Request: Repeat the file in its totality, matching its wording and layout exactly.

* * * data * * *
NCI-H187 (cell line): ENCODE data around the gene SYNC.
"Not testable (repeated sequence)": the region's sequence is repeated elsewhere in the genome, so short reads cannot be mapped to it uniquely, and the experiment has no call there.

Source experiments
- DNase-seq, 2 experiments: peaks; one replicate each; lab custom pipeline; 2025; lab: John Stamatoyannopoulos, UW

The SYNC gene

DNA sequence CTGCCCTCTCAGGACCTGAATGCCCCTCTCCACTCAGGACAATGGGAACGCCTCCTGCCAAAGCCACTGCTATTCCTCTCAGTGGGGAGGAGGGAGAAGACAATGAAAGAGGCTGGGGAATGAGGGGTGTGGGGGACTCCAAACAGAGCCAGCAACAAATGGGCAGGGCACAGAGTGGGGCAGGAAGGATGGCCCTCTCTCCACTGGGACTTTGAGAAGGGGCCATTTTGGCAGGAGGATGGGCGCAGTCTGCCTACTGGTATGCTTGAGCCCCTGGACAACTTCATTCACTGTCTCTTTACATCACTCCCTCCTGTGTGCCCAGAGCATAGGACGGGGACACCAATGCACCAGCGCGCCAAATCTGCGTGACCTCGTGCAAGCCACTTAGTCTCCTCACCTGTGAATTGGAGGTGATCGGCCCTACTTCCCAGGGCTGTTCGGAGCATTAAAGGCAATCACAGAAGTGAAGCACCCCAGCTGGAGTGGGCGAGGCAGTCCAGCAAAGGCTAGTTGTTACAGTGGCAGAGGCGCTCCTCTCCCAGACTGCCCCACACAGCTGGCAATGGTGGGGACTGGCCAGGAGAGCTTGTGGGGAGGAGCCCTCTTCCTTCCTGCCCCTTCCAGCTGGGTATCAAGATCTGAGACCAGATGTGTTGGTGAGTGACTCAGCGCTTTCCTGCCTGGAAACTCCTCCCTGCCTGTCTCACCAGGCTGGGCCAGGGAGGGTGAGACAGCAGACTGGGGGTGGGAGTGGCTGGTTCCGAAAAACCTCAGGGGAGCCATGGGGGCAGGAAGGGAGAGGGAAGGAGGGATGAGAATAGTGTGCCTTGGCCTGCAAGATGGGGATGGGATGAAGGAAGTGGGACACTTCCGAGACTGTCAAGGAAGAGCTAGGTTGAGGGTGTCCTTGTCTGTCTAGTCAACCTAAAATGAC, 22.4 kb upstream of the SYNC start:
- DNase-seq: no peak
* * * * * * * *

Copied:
NCI-H187 (cell line): ENCODE data around the gene SYNC.
"Not testable (repeated sequence)": the region's sequence is repeated elsewhere in the genome, so short reads cannot be mapped to it uniquely, and the experiment has no call there.

Source experiments
- DNase-seq, 2 experiments: peaks; one replicate each; lab custom pipeline; 2025; lab: John Stamatoyannopoulos, UW

The SYNC gene

DNA sequence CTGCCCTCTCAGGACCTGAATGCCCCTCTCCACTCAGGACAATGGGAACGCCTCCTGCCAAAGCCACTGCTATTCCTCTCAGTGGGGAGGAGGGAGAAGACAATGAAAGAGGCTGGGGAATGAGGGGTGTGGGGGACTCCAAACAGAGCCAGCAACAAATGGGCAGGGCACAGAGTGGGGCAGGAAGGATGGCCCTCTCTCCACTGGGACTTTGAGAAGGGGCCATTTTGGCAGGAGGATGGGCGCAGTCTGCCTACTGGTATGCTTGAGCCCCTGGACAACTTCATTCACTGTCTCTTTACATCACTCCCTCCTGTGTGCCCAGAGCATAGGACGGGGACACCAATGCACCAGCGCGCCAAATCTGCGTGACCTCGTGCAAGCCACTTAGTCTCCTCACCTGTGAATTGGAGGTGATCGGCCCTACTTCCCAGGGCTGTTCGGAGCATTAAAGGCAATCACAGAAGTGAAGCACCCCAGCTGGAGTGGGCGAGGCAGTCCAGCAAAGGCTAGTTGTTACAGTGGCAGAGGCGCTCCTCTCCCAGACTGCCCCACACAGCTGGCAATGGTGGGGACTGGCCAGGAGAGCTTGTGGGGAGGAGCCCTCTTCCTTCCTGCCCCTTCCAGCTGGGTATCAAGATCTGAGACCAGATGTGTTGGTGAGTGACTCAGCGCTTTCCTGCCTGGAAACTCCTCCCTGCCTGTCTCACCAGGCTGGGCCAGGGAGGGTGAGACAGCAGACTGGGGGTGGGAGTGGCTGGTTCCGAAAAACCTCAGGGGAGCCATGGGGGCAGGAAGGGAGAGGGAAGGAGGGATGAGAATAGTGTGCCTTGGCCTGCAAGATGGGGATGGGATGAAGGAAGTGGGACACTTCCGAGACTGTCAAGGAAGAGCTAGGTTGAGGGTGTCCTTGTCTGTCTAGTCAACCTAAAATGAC, 22.4 kb upstream of the SYNC start:
- DNase-seq: no peak